Before he died, Mattie’s father had purchased and paid for two ponies from the trader. Her father had paid for the ponies, but the ponies had not yet been delivered to him and are still in the custody of the trader. Mattie’s father also had his saddle horse boarded at the trader’s stable. Along came a thief who, upon murdering Mattie’s father, stole her father's saddle horse, and left behind the saddle, the two ponies, and the less valuable horse Mattie's father had lent the theif.
 
When Mattie approaches the trader, her astute preparation becomes apparent. The trader is quick witted from years of experience (and a great script), but has to determine whether Mattie has a strong BATNA (plan B), or is bluffing. Mattie uses just enough friendliness and legitimacy to her advantage, while also showing she is prepared and goal oriented (a picture perfect example of Watershed’s mantra: be firm, fair and professional). The trader is caught off guard by this shrewd teenager, and to his disadvantage underestimates her negotiation skill and determination.
 
There are lots of negoiation missteps, mostly on the part of the experienced trader. There are things the trader could have learned about Mattie’s need for resources if he wasn’t caught off guard and had asked better questions. Simply by using sincere curiosity and probing more effectively, the trader could have landed a much better deal. He focuses only on dollars instead, missing low cost/high value trades he probably could have made with the girl. He also makes other common erros in his haste, such as
  • responding to her offer in a way that makes it difficult to explore Mattie's interests,
  • negotiating against himself without waiting for a counteroffer when faced with Mattie’s various BATNAs/bluffs, and
  • declaring multiple times that this is his final offer.
And yet, the trader held all the cards from the start. At the opening of the negotiation, Mattie has nothing and the trader has everything – the ponies, the payment, the saddle, the less valuable horse, and the expertise. Mattie doesn’t beg or play the victim who needs charity. She uses many Best Negotiating Practices, among them
  • an assertive but defensible opening offer,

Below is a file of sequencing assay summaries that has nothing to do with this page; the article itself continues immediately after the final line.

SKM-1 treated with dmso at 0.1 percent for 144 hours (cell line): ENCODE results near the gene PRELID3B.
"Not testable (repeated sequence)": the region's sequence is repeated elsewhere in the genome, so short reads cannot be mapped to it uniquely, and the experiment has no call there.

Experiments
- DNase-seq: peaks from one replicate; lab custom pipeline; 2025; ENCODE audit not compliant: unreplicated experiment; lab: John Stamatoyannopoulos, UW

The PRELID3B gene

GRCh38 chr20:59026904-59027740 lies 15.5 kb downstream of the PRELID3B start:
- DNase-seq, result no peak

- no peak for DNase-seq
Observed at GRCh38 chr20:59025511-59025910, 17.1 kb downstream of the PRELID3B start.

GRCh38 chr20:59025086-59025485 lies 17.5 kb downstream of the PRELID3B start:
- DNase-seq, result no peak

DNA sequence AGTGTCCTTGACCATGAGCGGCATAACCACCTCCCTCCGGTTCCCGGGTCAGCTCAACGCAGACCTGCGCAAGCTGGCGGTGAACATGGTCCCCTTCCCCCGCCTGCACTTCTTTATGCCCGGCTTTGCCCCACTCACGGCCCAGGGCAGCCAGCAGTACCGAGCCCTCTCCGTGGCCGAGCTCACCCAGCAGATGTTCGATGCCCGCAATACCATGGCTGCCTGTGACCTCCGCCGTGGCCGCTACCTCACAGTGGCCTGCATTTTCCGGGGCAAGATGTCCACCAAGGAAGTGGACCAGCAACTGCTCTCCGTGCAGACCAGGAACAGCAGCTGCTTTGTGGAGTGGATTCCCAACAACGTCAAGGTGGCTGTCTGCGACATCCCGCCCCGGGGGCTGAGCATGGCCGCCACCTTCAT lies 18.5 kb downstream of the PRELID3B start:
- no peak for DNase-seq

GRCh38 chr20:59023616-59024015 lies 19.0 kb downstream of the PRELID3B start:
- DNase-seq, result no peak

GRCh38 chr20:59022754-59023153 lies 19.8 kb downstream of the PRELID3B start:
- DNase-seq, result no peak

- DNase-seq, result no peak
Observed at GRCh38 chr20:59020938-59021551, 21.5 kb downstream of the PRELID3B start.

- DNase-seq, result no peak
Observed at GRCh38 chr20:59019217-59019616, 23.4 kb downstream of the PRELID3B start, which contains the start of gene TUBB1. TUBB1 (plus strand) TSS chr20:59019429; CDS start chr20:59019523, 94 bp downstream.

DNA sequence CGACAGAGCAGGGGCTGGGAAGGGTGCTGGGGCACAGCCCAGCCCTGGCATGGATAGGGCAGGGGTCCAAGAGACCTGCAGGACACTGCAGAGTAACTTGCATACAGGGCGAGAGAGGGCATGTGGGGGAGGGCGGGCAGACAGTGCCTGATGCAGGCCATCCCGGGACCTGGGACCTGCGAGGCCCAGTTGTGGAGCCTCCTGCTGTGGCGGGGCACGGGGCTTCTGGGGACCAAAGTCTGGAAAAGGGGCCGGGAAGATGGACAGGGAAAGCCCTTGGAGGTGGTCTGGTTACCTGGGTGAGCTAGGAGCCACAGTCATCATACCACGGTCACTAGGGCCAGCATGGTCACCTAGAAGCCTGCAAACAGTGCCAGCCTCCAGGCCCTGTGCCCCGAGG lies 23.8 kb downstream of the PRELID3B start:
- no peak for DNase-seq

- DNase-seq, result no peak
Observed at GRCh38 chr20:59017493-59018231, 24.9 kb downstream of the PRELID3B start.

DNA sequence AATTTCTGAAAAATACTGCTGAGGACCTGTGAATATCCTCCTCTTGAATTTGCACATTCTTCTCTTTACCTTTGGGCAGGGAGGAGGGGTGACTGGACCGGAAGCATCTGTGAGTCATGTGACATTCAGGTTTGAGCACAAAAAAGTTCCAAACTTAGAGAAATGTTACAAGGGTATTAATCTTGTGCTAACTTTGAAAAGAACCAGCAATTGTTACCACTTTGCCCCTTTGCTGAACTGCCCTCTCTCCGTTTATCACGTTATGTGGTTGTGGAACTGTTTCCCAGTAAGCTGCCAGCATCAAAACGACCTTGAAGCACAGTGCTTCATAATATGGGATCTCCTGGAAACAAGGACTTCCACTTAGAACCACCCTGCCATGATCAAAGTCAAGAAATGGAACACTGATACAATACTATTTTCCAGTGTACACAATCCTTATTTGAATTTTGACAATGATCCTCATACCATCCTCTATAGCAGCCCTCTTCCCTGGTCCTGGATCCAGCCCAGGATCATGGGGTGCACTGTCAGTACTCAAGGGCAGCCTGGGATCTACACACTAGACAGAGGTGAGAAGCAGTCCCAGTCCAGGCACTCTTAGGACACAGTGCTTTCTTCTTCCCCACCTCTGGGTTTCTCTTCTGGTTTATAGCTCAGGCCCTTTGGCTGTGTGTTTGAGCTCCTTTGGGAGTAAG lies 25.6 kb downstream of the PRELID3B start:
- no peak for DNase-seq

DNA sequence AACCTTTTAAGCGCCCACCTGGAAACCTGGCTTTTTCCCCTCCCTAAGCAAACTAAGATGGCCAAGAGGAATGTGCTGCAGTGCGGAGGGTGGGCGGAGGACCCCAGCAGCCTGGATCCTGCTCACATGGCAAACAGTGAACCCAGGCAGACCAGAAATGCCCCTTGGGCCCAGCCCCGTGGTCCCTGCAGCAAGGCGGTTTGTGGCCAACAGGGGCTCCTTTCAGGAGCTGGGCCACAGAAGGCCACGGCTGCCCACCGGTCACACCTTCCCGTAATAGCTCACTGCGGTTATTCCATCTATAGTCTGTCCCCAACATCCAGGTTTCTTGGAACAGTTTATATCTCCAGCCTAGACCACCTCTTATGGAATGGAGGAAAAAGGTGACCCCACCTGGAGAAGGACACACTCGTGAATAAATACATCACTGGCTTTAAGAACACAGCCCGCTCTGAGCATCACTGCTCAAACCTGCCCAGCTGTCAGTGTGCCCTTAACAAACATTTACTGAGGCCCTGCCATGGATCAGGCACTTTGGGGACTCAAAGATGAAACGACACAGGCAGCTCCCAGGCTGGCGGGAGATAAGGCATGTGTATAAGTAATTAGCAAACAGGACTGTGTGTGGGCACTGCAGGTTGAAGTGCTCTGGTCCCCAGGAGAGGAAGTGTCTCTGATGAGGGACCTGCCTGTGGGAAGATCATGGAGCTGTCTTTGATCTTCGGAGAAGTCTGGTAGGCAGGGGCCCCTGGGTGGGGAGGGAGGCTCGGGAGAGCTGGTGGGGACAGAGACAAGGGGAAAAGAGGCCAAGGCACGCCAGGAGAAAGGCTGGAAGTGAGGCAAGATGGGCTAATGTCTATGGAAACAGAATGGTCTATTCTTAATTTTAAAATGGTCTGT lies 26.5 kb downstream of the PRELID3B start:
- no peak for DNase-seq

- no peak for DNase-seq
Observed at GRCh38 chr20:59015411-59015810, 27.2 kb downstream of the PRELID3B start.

• legitimacy,
  • persuasive analogies,
  • a strong BATNA, and
  • a tapered concession pattern.

Mattie has almost no power in this negotiation, but she leverages something much more potent – her skill as a negotiator – her true grit.

And that’s only one of many negotiating scenes in the Oscar nominated movie from 2010.
 
See True Grit again or for the first time, and test your “grit” as a negotiator by spotting all the missteps and Best Negotiating Practices interlaced in this great film.

 

Negotiating Tip

 “Champions aren’t made in gyms. Champions are made from something they have deep inside them: a desire, a dream, a vision.”  Muhammad Ali


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Women Negotiate Every Day — But For Whom?

By Marianne Eby

 

Women negotiate everyday – for others – for their team, for their company, for their clients, for their kids. But women have a much tougher time negotiating for themselves. Sheryl Sandberg, COO of Facebook and former top executive at Google, does all women a big favor when she acknowledges that even she was about to not negotiate Mark Zuckerberg’s first offer because it was a “generous offer.”

In the March 10, 2013 episode of “60 Minutes,” Sheryl Sandberg talks about her new book “Lean In: Women, Work and the Will to Lead”, her message for women to "lean in" rather than hold back, and her own missteps -- especially this big one -- when she almost didn’t negotiate on her own behalf. (See link here -- go to 5:56, or read the full script of the interview.)  

Sandberg’s husband, David Goldberg, CEO of SurveyMonkey and a successful entrepreneur and technology executive in his own right, describes himself as “apoplectic” when Sandberg suggested to him that she would just accept Zuckerberg’s first offer because it was a “generous offer and I really want this job.” And then her brother-in-law jumped in and said “There is no man taking this job who would take the first offer.”

Sheryl Sandberg stepped back. She was spending more time assessing the extent of billionaire Mark Zuckerberg’s generosity than her own worth! Lucky for her, and for all women, Sandberg “leaned in” and negotiated her value.

Why is it so important that you not accept the other party’s first offer, no matter how good it is? Even when it is well beyond what you thought you would get? The answer comes from psychology 101 and its influence on the fundamentals of negotiating.

First, if you accept the other party’s first offer, they won’t feel like they got a good deal. Why? Because they will reflect on it and conclude that clearly they offered you too much or you wouldn’t have accepted it so readily! Think about it -- you ask for $10K for your used car that might fetch anywhere between $9K and $11K, and the interested buyer says YES! You, the seller, are happy, right? NO! The seller reflects on it and realizes that she could have gotten more for that car. But if the buyer discusses other price comparisons and offers $9,300, the seller will feel good to have gotten $9,700. And you want the other party to feel good about the deal, because then they aren’t trying to renege or get back what they lost in other ways.